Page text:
The second wives club

The new Stepford Wives - Kidman, Midler, Close - aren't just meekly perfect; they're fierce rivals
Click to follow
The Independent Culture

It's easy to be cynical about the remake of The Stepford Wives. Hollywood, with its weakness for retreads that lapse into lazy pastiche, is more than usually busy these days mining tried and tested material from the past. (This summer, we also have the Coen brothers' reworking of The Ladykillers and Jonathan Demme's updated Manchurian Candidate.)

And The Stepford Wives is a film that seems unmovably rooted in its period. Both the 1975 movie and the 1972 Ira Levin novella spoke to the angst stirred up by first flowering of the feminist movement. The story's nightmare vision of robotically subservient suburban women, fashioned according to the repressive fantasies of their power-threatened menfolk, posed slyly subversive questions about the shifting gender balance. Were women crazy to try to overturn centuries of male oppression? Were men crazy to try to stop them?

These were real questions 30 years ago, which is why the story struck a chord and the term "Stepford wife" entered the lexicon. But to ask the same questions now seems silly. Nobody - certainly nobody in upper-class Connecticut, where the story is set - doubts women's ability to go head-to-head with men in the workplace, or anywhere. To question a woman's sanity because she has a mind of her own is to invite not admiration from male peers, but rather a sharp kick in the testicles.

Yet one can also argue that there is no better time for a smartly executed remake of The Stepford Wives. An unmistakable robotisation can again be seen in the country's exclusive residential neighbourhoods. The women no longer wear flower-print maxi-dresses (or hot pants, as Levin envisioned); they no longer slave over a hot stove. Rather, they can be seen in expensive sweatsuits and gold jewellery, flitting from yoga classes to manicures to consultations with their plastic surgeon. These women are cut, botoxed and dyed blonde to conform to an ideal of feminine perfection not that far from the Stepford standard.

Something strange has happened in the cycle from feminism to post-feminism and after. For a certain moneyed class of American woman, peer pressure no longer dictates that she maintain a career alongside her relationship with her husband and children. Rather, the pressure is to stay home - even though home-making and much of the drudgery of child-rearing have now been outsourced to Third World labour.

To fill the vacuum, this new breed of woman engages instead in competitive rivalry with her girlfriends, vying for the latest designer handbag or shiny new four-wheel-drive. Together, they talk about their obsessive micromanagement of their children's pre-school careers, swap beauty tips and discuss luxury resorts in Mexico. Intellectual pursuits, even reading books, are not generally encouraged.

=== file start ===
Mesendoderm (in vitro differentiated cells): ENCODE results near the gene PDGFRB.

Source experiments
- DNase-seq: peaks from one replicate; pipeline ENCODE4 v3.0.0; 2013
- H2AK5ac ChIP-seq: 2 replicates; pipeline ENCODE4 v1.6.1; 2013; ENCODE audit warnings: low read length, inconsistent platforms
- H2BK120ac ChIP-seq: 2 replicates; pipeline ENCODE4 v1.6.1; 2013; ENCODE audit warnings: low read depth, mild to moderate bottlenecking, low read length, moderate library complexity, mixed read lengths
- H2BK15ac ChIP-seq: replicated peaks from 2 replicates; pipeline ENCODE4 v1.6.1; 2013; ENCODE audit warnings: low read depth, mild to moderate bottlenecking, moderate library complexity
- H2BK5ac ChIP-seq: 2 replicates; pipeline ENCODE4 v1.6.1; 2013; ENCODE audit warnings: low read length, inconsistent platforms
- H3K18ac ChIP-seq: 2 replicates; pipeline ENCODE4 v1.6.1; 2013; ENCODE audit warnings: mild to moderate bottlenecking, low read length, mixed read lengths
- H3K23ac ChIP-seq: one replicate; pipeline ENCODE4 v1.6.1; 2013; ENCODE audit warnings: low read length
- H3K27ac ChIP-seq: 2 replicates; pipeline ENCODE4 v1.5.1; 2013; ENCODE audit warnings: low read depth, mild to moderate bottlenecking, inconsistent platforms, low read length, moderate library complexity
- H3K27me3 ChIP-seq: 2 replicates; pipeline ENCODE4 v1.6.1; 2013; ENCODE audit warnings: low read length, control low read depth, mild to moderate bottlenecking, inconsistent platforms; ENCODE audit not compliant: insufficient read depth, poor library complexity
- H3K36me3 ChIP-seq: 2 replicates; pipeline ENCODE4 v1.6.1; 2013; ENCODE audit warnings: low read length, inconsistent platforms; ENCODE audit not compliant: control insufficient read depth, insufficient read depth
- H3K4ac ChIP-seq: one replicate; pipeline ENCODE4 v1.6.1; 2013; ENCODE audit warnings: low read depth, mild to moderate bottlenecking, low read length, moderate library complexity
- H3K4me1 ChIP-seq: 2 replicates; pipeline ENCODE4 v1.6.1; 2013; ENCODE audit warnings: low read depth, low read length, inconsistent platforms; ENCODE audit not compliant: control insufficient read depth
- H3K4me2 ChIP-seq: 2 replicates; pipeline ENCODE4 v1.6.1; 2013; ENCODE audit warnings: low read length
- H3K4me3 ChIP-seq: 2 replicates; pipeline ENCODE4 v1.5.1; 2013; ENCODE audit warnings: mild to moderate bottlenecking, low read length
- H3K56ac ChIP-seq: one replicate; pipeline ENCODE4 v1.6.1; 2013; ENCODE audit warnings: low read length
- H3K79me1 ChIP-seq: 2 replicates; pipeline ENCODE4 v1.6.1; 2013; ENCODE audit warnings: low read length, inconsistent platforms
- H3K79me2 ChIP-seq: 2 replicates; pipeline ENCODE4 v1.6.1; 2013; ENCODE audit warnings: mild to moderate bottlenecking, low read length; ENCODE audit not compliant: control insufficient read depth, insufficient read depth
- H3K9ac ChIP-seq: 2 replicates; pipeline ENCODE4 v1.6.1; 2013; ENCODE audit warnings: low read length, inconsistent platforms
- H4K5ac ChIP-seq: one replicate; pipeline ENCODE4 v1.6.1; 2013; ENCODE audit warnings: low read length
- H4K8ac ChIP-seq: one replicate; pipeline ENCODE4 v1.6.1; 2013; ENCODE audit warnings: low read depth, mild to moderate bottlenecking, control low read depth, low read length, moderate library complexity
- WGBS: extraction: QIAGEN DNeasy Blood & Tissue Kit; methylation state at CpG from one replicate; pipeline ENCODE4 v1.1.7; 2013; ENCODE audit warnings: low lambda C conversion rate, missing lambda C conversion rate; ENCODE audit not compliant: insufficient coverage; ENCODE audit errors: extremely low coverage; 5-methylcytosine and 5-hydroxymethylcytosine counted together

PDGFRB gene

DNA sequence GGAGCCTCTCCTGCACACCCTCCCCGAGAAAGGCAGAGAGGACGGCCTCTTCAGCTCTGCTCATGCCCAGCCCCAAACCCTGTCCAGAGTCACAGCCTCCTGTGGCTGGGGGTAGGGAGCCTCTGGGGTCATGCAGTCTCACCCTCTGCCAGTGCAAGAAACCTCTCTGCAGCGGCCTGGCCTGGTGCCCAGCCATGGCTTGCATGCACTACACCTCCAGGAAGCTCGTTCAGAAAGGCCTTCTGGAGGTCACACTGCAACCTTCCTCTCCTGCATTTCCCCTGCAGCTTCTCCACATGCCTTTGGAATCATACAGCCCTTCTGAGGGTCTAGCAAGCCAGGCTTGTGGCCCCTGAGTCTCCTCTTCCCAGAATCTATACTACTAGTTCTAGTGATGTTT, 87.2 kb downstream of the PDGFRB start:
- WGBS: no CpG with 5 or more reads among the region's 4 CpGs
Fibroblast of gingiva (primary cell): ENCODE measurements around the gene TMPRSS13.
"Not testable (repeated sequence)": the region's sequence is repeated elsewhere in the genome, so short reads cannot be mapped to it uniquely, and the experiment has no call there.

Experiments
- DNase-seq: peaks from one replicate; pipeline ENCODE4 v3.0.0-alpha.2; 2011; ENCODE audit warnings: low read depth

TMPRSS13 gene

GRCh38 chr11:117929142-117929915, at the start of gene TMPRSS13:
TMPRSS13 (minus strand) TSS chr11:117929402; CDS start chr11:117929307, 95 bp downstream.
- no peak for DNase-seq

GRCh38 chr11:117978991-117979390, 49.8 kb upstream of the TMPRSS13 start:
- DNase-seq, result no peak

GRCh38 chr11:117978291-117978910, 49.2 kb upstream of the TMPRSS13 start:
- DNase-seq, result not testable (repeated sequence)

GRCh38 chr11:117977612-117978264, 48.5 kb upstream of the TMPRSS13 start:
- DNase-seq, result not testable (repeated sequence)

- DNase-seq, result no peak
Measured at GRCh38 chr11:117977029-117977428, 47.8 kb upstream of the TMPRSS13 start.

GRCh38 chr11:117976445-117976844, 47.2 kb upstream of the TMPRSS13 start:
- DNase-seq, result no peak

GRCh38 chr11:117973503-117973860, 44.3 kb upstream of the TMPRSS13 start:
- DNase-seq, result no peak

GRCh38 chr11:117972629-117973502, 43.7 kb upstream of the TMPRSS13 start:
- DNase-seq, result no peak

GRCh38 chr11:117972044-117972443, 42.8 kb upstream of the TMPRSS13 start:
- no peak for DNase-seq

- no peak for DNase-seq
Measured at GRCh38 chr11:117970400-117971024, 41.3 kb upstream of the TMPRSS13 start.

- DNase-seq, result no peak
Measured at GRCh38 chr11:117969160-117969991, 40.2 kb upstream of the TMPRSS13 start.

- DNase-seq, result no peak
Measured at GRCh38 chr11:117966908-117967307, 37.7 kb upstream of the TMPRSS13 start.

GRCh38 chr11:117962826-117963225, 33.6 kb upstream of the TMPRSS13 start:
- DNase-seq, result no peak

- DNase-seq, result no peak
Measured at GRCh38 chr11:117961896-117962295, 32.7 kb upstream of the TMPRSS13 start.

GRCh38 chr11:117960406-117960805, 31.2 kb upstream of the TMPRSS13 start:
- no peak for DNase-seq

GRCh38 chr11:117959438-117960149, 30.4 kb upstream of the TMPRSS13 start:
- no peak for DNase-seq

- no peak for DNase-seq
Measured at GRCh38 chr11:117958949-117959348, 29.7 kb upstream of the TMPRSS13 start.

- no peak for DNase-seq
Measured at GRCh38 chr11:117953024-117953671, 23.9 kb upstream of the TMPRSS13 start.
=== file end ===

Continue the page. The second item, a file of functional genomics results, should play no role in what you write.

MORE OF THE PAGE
Many of these women are trophy wives and know it; they used their physical wiles to ensnare men much older and richer than they, and now their job is to keep up the appearance that their perfect little lives are still blissful. They are not forced into submission by their husbands; they have wished the submission upon themselves.

Such women are in great abundance on the fringes of Hollywood, in the well-appointed westside communities of Los Angeles. One begins to see why some of the top actors in the business (many of them neighbours of these new plastic women) were queuing up to appear in The Stepford Wives. Nicole Kidman, Bette Midler, Matthew Broderick, Glenn Close, Christopher Walken - casts don't come much dreamier. One also sees the attraction of recasting the material as a comedy.

The finished film, just out in the US, certainly touches on some of the new themes, particularly the notion that the warped Stepford aesthetic might be appealing to some people. Unfortunately, the film is also a mess, expending its energies on sending up the original version as campy farce instead of offering any coherent social commentary.

It can't decide whether its Stepford denizens are modern women, or anachronisms from an earlier era. And it offers no plausible reasons why they have moved to the suburbs in the first place. Instead of casting them as trophy wives or career women sidelined by the pressures of child-rearing, it depicts them, ludicrously, as hard-charging corporate chief execs and high-court judges who one day just decide to pack it all in and bake cupcakes.

Quite how the project ended up this way is a matter of some speculation. By all accounts the director, Frank Oz, fought with several cast members, extended an already long three-month shoot into an excruciating eight months, tried out three endings and called actors back for reshoots. As the film reaches its absurd, "happy" ending, one senses that its makers are making it up as they go along.

And that's a pity, because the opportunity for something terrific was there. When it comes to gender politics, Hollywood is often its own worst enemy, however. In the 1975 original, Katharine Ross's character asks the chief villain why he turns the women into robots and he answers, chillingly: "Because we can." Were one to ask the executives at Paramount and Dreamworks why they made such a hash of the remake, they might well offer the very same excuse.

'The Stepford Wives' opens in the UK on 30 July